45 Rodin’s account of lesser-evil justifications (in “Justifying Harm”) is a notable exception; he holds that lesser-evil justifications can involve more than simply act-utilitarian calculations; they can be concerned with maximizing various states of affairs. He does not, however, include distributive concerns in his list of relevant factors.
46 The Harm-Distribution Approach can leave room for some agent-relative considerations. For instance, one can accept this approach while maintaining that the difference between doing and allowing still matters to some extent. That is, it is better not to redistribute harms in more marginal cases, since one will be doing harm when redistributing.
47 See, for instance, Caney, Simon, “Cosmopolitan Justice, Responsibility and Climate Change,” Leiden Journal of International Law 18, no. 4 (2005): 747–75; Page, Edward, “Distributing the Burdens of Climate Change,” Environmental Politics 17, no. 4 (2008): 556–75; Shue, Henry, “Global Environment and International Inequality,” International Affairs 75, no. 3 (1999): 531–45.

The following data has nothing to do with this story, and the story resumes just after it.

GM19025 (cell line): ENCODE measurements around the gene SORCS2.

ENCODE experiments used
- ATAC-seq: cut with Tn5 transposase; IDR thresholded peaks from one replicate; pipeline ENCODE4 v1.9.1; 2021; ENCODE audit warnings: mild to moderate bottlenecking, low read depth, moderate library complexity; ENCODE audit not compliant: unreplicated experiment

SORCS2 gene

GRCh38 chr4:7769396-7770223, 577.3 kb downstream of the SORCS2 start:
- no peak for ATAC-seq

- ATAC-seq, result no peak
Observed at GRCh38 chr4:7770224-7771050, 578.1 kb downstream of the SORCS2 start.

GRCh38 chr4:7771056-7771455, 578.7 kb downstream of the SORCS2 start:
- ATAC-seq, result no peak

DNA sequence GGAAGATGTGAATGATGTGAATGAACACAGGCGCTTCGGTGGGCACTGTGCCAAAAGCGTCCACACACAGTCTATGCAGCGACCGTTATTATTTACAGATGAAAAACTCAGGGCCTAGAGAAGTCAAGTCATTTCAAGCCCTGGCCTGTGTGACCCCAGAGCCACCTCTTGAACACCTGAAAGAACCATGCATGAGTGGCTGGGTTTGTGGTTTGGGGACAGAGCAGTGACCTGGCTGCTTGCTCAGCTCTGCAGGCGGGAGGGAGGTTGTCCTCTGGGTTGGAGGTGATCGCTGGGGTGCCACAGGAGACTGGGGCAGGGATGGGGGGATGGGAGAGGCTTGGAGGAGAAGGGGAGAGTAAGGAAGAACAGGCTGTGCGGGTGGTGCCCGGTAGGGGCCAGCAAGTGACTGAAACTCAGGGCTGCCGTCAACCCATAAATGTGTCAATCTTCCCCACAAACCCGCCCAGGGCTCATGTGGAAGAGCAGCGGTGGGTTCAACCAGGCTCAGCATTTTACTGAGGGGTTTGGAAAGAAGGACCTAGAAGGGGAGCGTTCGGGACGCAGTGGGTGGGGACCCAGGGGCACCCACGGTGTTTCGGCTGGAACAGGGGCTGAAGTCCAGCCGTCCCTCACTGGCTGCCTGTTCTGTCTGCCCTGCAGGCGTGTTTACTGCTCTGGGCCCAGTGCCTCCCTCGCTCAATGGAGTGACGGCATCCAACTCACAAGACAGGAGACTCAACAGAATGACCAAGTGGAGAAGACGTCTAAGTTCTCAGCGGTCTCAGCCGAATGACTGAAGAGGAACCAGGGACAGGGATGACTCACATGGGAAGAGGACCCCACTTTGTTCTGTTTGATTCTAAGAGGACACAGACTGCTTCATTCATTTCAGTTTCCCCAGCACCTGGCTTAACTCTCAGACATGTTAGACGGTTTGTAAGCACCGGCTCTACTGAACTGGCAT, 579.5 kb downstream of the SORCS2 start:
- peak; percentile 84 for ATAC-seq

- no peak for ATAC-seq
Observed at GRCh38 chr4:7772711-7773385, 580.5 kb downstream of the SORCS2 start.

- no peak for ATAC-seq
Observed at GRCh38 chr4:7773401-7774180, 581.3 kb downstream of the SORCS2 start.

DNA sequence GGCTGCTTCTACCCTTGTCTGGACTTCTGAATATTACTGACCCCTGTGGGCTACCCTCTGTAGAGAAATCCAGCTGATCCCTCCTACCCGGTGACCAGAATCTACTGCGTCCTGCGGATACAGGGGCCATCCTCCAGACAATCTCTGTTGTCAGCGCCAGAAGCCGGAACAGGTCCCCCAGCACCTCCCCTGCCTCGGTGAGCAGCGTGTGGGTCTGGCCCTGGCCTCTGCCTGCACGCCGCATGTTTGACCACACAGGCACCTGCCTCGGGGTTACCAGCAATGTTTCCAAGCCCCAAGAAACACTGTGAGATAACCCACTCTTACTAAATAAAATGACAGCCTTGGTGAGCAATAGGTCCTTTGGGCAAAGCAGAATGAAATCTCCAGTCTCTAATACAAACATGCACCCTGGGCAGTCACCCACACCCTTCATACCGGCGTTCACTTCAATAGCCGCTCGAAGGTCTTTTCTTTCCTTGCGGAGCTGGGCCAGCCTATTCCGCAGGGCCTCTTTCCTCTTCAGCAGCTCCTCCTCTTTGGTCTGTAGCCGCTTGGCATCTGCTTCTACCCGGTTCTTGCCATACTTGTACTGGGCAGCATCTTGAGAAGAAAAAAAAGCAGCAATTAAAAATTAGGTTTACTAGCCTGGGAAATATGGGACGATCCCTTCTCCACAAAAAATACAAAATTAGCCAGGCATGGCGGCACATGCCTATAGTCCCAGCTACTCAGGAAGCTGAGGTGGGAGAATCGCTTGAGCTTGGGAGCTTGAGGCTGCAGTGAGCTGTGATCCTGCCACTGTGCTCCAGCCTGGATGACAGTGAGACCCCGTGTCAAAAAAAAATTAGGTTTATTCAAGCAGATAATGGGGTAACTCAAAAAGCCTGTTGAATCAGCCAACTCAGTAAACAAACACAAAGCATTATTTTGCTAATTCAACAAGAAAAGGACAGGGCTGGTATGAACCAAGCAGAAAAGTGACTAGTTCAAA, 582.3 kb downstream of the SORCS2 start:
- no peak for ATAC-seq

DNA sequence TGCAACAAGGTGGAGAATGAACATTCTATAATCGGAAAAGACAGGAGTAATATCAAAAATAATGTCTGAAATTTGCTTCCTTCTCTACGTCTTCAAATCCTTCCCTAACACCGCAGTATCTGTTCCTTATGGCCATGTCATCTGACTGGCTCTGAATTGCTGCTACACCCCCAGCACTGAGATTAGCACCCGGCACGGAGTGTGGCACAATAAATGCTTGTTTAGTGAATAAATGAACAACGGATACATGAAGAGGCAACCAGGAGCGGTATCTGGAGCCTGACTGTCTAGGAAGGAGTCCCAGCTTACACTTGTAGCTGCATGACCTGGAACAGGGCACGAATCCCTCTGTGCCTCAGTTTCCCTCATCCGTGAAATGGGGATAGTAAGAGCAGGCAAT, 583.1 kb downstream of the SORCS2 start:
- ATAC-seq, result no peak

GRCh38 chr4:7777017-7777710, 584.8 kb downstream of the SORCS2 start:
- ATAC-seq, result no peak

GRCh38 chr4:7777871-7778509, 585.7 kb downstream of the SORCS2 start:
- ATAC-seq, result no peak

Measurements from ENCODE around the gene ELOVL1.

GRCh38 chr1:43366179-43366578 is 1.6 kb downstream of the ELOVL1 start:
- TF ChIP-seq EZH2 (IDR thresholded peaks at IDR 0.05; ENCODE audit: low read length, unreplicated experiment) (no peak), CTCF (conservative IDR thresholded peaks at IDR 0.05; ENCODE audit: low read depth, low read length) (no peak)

48 This is McMahan’s favored option. He argues that we need a new principle “governing the just distribution of harm between combatants and noncombatants” (“The Just Distribution of Harm,” 379).
* This essay was written while holding a research fellowship from the Arts and Humanities Research Council (AHRC) for the project, “The Ethics of the Alternatives to War” (AH/L003783/1). I would like to thank the AHRC for their support. Earlier versions of the essay were presented at the annual conferences of the British International Studies Association and the Association of Legal and Social Philosophy in June 2014. I would like to thank the participants for their helpful comments and questions. I would also like to thank Elizabeth Ellis, an anonymous reviewer, the other contributors to this volume, and the editors of Social Philosophy and Policy for their very constructive written comments.